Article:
The Sacrifice of Isaac by Caravaggio
In the first book of Samuel, chapter 15, King Saul neglects the direct commands of God. Samuel’s prophetic word in response to Saul’s sin is as follows:
Has the Lord as great delight in burnt offerings and sacrifices, as in obeying the voice of the Lord? Behold, to obey is better than sacrifice, and to listen than the fat of rams. For rebellion is as the sin of divination, and presumption is as iniquity and idolatry. Because you have rejected the word of the Lord, he has also rejected you from being king.
Here, in chapter 15:22-23, Samuel states clearly what the Lord’s prefers to receive from Saul. He prefers obedience, for “to obey is better than sacrifice.” It is a striking example of God’s requirements upon his people, and it is not the only instance that this juxtaposition between sacrifices and obedience is made. The people were definitely required by God to offer sacrifices; if they didn’t they could Continue reading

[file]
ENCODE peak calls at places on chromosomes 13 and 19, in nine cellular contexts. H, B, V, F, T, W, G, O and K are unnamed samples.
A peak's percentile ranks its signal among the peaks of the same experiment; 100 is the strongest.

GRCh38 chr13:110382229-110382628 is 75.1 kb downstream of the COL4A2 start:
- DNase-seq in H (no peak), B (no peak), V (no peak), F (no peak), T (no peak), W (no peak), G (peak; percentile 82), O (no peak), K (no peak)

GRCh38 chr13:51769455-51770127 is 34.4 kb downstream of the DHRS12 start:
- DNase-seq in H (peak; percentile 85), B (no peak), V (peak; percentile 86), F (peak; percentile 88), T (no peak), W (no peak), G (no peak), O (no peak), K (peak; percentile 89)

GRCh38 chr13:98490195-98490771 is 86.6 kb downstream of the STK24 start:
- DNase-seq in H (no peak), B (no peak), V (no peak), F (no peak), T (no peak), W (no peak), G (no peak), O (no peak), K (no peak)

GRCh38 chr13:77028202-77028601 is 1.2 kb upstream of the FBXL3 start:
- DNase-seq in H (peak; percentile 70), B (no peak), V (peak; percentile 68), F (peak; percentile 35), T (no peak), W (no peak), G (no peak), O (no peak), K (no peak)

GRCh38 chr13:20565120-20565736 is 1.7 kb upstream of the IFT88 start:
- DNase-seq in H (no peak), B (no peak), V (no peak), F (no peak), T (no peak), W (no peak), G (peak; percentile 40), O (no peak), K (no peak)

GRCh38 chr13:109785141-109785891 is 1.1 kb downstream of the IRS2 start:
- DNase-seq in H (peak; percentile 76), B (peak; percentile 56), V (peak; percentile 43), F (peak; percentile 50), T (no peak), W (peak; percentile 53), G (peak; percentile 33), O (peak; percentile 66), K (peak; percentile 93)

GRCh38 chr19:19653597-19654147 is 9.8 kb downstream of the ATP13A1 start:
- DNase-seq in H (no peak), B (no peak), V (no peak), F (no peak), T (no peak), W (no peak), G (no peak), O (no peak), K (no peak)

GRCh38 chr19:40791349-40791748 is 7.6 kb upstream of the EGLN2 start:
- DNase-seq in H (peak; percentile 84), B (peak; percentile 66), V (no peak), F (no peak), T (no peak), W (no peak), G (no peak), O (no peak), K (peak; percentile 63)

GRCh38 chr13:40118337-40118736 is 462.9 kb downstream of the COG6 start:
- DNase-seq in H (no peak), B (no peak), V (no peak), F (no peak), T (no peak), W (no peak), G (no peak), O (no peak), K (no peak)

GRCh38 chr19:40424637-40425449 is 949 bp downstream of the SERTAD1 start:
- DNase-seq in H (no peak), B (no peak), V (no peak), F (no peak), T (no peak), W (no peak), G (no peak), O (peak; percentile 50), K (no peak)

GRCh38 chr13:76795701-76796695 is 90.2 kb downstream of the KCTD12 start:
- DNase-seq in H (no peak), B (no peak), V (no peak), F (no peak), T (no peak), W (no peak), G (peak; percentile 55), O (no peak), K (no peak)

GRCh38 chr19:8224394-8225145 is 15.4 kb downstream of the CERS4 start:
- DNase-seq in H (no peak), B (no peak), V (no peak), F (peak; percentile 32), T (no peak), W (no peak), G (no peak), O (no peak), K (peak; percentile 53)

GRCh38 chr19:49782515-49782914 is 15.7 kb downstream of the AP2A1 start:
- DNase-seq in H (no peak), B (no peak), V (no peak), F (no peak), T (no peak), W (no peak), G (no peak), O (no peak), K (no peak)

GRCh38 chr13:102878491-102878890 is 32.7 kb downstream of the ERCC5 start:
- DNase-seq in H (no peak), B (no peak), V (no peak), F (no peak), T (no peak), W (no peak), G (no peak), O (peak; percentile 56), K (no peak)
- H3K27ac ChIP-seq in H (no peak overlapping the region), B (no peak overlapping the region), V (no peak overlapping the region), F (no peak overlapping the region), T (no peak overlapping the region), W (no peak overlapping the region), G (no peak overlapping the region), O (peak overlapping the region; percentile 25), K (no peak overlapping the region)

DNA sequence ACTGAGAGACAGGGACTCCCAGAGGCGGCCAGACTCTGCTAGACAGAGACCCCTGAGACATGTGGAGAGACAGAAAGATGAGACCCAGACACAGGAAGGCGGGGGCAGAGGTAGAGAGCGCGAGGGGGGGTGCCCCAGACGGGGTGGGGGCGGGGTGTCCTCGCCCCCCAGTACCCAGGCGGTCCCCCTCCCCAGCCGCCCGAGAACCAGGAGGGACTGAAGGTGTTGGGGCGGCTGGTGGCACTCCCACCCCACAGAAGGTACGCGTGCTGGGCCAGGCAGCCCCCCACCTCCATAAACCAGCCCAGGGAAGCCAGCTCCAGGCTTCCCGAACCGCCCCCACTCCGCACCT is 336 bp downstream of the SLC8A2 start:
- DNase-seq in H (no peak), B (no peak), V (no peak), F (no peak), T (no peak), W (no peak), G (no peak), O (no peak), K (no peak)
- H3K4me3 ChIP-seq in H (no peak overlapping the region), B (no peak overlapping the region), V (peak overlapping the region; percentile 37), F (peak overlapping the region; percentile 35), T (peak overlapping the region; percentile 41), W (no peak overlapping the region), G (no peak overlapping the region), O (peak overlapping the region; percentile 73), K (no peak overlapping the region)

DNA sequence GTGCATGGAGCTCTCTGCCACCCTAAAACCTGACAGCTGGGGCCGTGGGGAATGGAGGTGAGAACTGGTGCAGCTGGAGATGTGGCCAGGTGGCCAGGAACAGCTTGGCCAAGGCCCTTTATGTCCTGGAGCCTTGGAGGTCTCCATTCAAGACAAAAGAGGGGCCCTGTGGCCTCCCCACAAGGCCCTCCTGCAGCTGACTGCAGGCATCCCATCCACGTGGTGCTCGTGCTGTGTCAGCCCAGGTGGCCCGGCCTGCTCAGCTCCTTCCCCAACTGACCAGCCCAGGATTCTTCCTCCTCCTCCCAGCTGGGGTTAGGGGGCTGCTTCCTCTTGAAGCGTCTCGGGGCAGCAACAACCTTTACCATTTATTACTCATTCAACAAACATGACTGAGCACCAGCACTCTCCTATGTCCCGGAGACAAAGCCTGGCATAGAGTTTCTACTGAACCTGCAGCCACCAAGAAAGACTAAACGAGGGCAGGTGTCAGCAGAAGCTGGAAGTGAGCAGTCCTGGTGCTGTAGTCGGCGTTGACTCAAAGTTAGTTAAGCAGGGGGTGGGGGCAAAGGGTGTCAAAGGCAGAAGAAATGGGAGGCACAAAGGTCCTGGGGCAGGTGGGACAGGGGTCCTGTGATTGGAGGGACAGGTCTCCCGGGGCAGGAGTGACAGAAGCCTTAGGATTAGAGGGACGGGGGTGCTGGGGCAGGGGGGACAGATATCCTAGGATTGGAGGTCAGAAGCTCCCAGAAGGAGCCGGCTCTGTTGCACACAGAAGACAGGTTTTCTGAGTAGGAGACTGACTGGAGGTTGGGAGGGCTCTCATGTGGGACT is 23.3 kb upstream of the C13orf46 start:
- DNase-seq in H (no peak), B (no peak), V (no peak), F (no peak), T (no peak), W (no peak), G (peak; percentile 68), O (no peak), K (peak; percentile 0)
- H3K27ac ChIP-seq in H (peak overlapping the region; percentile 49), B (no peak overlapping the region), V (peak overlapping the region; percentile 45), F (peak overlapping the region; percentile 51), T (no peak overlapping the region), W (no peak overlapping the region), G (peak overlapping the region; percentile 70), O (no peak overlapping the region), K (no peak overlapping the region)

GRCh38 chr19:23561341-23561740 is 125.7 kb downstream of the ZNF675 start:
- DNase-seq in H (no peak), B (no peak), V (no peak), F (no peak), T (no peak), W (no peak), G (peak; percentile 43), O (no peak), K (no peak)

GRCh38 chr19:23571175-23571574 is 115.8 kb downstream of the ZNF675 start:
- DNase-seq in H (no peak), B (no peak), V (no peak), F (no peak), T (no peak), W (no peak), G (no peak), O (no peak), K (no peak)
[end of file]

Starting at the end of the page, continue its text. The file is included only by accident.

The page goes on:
“Why am I in danger every hour? I protest, brothers, by my pride in you, which I have in Christ Jesus our Lord, I die every day! What do I gain if, humanly speaking, I fought with beasts at Ephesus? If the dead are not raised, “Let us eat and drink, for tomorrow we die.“ 1 Cor. 15:30-32
Paul was in danger constantly. He could say that he died every day! He fought wild beasts! His gospel ministry took him constantly into danger.
Why is Paul talking about this? The Corinthians were denying the resurrection. Paul wants them to be very clear on this: if there is no resurrection we should indeed eat and drink, for tomorrow we die. We should not be risking our life for the sake of the gospel. If we will not be raised from the dead, we should be partying! Yes, folks, non-Christians have the right idea: if this life is all there is we should maximise our fun and partying.
But this life is not all there is. If it was all there is, I can’t understand why Continue reading
My small group is currently working through the book of Hebrews. It’s extremely rich and deep in it’s teaching. One could argue that one of the main themes or purposes of the book of Hebrews is to highlight the qualifications, sufficiency and supremacy of Christ in our creation and salvation. Hebrews’ goal is to point the reader to Jesus and how He alone is our hope.